By Nicki Escudero
By Amy Silverman
By Brian Palmer
By Chris Parker
By Troy Farah
By Lauren Wise
By Lauren Wise
FRANK STALLONE never had a problem with it. "Rocky's kid brother?" Hey, absolutely. Shaun Cassidy stepped happily into his TV star brother's spotlight. Kid Partridge? Sure. Hold a seat on that Day-Glo bus.
While the latest actor-turned-singer wails the blues (probably off-key) about the problems of being taken seriously in the rock world, the more musically inclined siblings of popular actors have generally endured their inherited credibility hurdles with few complaints.
Oh, sure, there are disadvantages to making a name for yourself on the rock scene when a relative has already sprawled that name across movie marquees. You arrive carrying the baggage of their well-defined image and personality before you can even sing a note. Nobody believes you paid your dues because of your solid show-biz connections. And it's entirely possible you'll never see your name mentioned in the papers without your celluloid sibling's name in parenthesis immediately following it.
Still, in a business where everyone says it's whom you know, it helps when everyone knows your bro. The name's already familiar, after all. And, if truth be told, paying your dues for twelve years in half a million smoky dives ain't all it's cracked up to be.
Enter Michael Penn. The older brother of actors Sean and Christopher Penn, this is one aspiring singing star you won't find swapping anecdotes about his brother's and Madonna's wedding day to guarantee a little ink for himself. Indeed, for a guitar-toting actor's brother, Penn seems to have achieved the unthinkable: He's managed to make a name for himself while keeping the family ties from binding.
Reviews of his debut album, March, have been unanimously favorable, with the brother references dispensed of in an almost obligatory, disinterested fashion. "Yeah, Penn is the brother of you-know-who, but who cares?" began Rolling Stone's three-and-a-half-star review of the album. "It's a moot point."
Even David Letterman held back on the family-tree factoids when introducing the new RCA Records artist on a recent Late Night, requiring the folks at home to debate amongst themselves whether those piercing eyes and that bulbous nose could belong to anybody but Sean's brother.
All of this attention on Penn's music alone reflects well on March--and on the legitimacy of Penn's talent. Here, the press seems to be certifying, is an upstart singer whose music is more interesting than his geneology. Never mind what music-biz contacts he may have made during the year Madonna happened to be his sister-in-law. This is one talent that would have eventually surfaced if he'd been raised by penguins in the Arctic Circle.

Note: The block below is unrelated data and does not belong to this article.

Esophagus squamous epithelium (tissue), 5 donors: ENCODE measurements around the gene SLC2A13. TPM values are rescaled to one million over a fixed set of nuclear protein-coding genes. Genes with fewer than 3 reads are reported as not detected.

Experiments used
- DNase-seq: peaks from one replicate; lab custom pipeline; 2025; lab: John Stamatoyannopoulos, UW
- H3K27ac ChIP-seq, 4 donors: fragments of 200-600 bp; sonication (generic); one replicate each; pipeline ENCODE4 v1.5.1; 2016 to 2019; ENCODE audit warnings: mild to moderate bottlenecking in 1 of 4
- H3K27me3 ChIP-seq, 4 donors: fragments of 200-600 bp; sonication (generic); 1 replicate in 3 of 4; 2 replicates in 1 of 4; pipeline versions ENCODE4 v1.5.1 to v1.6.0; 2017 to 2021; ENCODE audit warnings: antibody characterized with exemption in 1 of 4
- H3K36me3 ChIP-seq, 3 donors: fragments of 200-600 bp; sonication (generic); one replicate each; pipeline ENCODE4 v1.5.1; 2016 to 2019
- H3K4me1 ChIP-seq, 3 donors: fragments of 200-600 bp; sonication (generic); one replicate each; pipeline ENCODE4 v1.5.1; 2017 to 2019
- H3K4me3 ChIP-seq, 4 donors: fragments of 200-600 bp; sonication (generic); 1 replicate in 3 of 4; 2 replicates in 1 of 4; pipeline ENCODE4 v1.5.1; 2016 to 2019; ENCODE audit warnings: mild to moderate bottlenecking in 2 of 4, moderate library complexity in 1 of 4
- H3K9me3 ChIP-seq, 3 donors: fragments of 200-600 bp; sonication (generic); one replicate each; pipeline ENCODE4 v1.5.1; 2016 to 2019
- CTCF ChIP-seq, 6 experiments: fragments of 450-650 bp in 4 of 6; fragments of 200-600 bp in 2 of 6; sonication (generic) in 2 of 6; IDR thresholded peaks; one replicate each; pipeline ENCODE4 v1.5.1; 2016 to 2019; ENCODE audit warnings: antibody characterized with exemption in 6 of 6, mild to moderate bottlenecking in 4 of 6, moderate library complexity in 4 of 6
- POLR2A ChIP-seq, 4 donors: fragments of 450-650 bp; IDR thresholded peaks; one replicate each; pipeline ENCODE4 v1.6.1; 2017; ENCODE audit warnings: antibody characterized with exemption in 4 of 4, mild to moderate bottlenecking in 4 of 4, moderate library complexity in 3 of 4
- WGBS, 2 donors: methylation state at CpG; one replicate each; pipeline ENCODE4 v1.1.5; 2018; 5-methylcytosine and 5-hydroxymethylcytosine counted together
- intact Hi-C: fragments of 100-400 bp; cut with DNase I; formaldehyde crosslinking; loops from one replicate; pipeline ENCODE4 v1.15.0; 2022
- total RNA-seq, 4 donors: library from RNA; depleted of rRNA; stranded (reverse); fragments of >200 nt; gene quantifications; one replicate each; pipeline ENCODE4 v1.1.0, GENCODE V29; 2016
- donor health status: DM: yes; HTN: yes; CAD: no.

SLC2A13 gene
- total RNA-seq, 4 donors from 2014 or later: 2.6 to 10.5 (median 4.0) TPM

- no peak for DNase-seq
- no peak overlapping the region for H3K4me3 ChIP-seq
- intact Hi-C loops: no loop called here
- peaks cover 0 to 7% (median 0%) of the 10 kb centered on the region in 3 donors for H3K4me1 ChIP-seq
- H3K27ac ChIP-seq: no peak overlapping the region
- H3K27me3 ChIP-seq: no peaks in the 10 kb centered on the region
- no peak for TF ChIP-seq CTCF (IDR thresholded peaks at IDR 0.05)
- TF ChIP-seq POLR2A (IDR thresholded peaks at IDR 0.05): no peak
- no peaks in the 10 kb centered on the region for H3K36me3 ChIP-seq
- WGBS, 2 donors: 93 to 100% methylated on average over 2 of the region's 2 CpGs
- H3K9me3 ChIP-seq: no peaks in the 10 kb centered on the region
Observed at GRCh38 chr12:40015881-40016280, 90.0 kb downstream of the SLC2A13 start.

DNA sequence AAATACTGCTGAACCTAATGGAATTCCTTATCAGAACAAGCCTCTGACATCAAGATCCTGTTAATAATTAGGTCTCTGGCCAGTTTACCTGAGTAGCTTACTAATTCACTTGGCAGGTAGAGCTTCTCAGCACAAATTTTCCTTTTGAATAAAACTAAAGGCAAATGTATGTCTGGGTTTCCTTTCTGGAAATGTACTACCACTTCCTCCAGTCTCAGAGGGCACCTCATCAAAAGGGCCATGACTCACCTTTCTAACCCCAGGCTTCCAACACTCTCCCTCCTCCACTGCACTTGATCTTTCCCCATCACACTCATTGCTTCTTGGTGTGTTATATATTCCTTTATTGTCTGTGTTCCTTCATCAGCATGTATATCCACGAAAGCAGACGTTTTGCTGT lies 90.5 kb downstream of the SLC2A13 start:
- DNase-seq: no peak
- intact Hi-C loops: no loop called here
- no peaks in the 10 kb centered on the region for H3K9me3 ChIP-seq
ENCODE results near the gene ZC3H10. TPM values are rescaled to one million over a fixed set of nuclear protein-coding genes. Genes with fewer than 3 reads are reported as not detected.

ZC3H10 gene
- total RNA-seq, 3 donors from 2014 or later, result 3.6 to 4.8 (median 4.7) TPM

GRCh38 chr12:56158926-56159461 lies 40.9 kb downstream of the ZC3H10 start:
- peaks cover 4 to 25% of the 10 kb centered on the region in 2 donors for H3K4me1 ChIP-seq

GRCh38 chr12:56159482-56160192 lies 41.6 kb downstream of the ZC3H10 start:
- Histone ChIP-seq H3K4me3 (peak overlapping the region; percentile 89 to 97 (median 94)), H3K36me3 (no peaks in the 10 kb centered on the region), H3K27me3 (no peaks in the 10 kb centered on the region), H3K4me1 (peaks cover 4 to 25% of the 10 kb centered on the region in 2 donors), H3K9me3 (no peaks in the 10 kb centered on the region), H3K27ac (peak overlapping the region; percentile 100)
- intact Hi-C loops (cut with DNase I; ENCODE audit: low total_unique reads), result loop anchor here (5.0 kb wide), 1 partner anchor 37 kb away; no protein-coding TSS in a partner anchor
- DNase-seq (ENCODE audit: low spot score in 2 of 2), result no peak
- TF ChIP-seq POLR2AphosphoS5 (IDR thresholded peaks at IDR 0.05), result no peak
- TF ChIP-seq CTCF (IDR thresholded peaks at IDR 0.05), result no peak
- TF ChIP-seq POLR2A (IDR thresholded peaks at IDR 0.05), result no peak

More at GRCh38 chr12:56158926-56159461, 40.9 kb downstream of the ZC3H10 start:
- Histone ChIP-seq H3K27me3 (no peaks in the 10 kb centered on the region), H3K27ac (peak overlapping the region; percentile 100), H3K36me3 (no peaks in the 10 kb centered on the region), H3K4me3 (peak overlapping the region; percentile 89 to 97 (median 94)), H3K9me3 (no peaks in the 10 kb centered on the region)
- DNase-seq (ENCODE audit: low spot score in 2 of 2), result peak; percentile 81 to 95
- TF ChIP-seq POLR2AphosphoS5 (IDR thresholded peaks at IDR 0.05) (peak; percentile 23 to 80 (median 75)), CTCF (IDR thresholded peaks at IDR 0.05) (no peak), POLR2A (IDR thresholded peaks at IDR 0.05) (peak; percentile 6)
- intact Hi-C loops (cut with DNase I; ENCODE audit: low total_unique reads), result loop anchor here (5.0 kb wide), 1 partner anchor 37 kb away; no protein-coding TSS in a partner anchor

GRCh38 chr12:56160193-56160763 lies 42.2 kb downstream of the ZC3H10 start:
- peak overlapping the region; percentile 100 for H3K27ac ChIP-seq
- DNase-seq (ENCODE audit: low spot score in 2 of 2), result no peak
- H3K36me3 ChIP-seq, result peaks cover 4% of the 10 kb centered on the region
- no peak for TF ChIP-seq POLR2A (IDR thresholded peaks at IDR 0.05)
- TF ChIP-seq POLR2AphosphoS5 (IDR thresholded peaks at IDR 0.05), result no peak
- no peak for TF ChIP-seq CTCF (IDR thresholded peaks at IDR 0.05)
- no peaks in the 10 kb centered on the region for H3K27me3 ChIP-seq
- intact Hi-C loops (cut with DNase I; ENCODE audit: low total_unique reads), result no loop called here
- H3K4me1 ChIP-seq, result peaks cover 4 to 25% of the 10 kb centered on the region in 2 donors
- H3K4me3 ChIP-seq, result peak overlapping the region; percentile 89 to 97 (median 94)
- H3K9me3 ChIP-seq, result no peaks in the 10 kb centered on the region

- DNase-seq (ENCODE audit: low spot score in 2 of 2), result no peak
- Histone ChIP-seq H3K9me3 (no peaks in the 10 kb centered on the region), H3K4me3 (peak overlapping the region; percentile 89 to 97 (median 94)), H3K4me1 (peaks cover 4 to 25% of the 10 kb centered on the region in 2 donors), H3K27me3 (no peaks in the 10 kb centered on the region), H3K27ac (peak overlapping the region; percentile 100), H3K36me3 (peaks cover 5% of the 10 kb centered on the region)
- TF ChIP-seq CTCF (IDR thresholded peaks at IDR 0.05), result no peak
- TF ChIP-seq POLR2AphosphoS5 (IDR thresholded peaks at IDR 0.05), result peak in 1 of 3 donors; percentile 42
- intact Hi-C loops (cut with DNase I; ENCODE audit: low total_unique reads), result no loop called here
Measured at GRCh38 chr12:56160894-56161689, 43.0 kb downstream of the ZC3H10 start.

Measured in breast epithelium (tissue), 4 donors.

Then again, that music-only focus Penn's been enjoying in the press may be the very product of his family reputation. After all, some reporters' best friends are photographers, many of whom have accumulated full eight-by-ten scrapbooks of Sean Penn's right fist and spitwads. And this is Sean's big brother, for crying out loud! Imagine what he could do to a measly rock journalist!
"I'm pleased that most of the attention has been focused on my music and not on my family ties," says Michael Penn in serious, gauged tones in a recent phone interview. "And it's not being focused on that stuff," his words now becoming increasingly more measured and emphatic, "because I don't allow that stuff to come up in interviews like this."
Well, the interviewer cautiously proceeds, there must be an interesting story behind how three brothers born to a California actor-director (Leo Penn) and actress (Eileen Ryan) all wound up following their folks into the entertainment industry.
"Well, I ended up in music," Penn stresses. "I don't know if that's the entertainment business. I mean, it's music. That's a completely different thing from acting."
Hmmm. Did Mike ever take that issue up with his former sis-in-law?
Forget that one, bub. Penn won't even touch a question about Miss M.
"Let's move on to the next subject," he says politely. But firmly.
PENN WARMS UP considerably when talk turns to his album and its distinctive mix of old and new sounds: acoustic folk guitar played over high-tech drum synthesizers and quirky four-track demo ambiance captured in state-of-the-art digital clarity.
"I did a lot of demos first on a four-track machine to get the arrangements down," Penn explains. "And when it came time to record in the studio, there were just certain qualities about those four-track recordings that I really liked and didn't want to lose. I don't really know where that sound quality comes from. It's a tricky thing because it's almost a contradiction in itself. There's one aspect of it that really gives every instrument its individual place, where there's air around each part and you really feel like you're sitting in the room with the band. And then there's the other aspect of it where the recording method kind of squeezes all the sounds together and there's some kind of inherent tape compression that happens. So in between the two of those principles is a pretty cool sound."
He's less esoteric when explaining the inspiration behind March's intriguing layering of acoustic guitars and electronic drums. "That came about for two reasons," Penn says. "One of 'em was choice. I happen to like the drum machine. It's not a replacement for live drums; it's a different instrument altogether. And another reason was budget. I mean, we knew that some of the songs were meant to be done with a real drummer, but we didn't have a huge budget. So it was really just a matter of determining which songs the drum machine worked on. And if it worked, we had to use it to save the money. Simple as that."